January 30, 1989 - From the January, 1989 issue

Predictions! Predictions! 1989! 1989!

Gathered here are the predictions made by then leading individuals in land use and urban planning of SoCal.

We're going to see AQMD move towards land-use regulation. That won't be good. I can see a situation where in order to get a large project approved, you have to get permission from the City Council, and then you have to get permission from AQMD. And neither will have the authority to overrule the other."Doug Ring, Shea & Gould

"We can't afford to ignore the issue of air quality. EPA has said that it will take our cars away in five years. 1989 will be the year of increased consciousness of air quality city-wide."Ralph Crouch, Planning Deputy, Hal Bernson

"AQMD regulation is going to lead to more traffic mitigation and more traffic fees, and the agency is going to become one of the most powerful planning groups in the greater LA area. But we plan to start pressuring cities to take the money we're paying for traffic fees and put it into the intersections we are supposed to be affecting. Often that traffic money becomes lost in the general fund."Ben Reiling, Zelman Development Company

"The most critical issue for the next two years will be the development of the Air Quality Plan and to what extent it will affect land-use planning. There will clearly be an effect--the question is. to what degree?"Kenneth Willis, BIA of Southern California 

"1989 will bring an emphasis on regional solutions to our infrastructure problems. However, cooperation is a very difficult thing to accomplish. We have to balance the local political concerns against the greater responsibility to resolve some critical issues."Sharon Kaplan, Psomas and Associates 

"1989 is going to be the year that it becomes generally understood by developers that there is no such thing as a right to develop. Until now, most developers felt that most of the time they can do their own development, but now it's less true. Once the Site Plan Ordinance is approved, every project will need a Conditional Use Permit. The days are over when you have the right to do anything. By 1989, people will come to understand for the first time in history that they can't do to their property what they want to do."Gary Morris, GLM Enterprises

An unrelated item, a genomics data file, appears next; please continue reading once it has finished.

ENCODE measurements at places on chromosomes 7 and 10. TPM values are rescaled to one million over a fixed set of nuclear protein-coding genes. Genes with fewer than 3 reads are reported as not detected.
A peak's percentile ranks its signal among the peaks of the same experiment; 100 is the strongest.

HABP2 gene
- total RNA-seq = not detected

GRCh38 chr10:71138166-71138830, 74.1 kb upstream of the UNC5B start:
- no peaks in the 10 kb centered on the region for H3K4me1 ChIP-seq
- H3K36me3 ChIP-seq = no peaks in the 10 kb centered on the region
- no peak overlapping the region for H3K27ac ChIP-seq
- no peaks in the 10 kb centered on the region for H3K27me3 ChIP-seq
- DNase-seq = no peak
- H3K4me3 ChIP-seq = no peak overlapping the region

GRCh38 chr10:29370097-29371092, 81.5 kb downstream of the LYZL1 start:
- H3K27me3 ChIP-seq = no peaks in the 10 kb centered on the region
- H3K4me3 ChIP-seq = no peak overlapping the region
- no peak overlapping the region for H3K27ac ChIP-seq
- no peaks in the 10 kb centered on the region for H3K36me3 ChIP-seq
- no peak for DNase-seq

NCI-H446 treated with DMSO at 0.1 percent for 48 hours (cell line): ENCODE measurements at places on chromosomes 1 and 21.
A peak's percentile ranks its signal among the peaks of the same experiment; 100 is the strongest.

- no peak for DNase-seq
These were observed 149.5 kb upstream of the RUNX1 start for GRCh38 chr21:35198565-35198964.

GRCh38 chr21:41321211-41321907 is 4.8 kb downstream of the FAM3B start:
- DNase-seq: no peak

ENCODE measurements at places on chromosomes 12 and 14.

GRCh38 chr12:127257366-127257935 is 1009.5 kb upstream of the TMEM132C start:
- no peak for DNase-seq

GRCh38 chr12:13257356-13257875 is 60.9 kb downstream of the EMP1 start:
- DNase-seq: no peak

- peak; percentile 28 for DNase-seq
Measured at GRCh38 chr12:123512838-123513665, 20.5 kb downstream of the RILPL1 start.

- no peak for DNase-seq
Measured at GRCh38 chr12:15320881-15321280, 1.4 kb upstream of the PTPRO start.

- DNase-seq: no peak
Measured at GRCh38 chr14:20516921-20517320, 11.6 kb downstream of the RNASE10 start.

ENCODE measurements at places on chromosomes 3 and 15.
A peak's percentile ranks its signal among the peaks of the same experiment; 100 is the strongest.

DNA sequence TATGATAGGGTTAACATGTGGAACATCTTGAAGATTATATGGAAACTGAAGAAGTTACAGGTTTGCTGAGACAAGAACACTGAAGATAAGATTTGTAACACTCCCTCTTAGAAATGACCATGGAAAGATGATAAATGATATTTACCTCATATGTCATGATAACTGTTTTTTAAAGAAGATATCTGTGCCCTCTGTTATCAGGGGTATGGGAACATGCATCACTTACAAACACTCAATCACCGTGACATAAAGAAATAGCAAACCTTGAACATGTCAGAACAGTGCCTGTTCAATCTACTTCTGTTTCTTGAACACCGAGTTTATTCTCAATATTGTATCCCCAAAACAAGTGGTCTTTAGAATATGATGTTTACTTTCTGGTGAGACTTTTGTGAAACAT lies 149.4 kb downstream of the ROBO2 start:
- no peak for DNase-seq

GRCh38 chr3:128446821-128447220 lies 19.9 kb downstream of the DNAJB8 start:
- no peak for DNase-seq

"I think that the question of housing in relation to large land-use projects will be a critical issue. Developers need to take a good look at the need for affordable housing in order to make community areas lively and viable."Hope Boonshaft-Lewis, CEO, Boonshaft-Lewis & Savitch 

"Developers are now the bad guys, and we have to overcome that. The continued slow-growth movement has caused considerable down-zoning. There is such an anti-developer attitude in the city, that when a building goes up, the response is, 'how did they let them do that?' We must confront the issue and still allow the city to grow."William Cook, Century West Development 

"The biggest change will result from the Sewer Ordinance and its implementation. It remains to be seen what the impact will be, but its attempt will be a growth management policy. This would be a first for Los Angeles."Carmen Estrada, Los Angeles Planning Commissioner

"The City will be more aggressive in pursuing solutions on a regional basis, leading possibly to a new regional mechanism. The first step is to communicate with the contract cities about sewer hookup approvals. But the City is already beginning to exert more direct control on the region."Norm Emerson, Emerson & Associates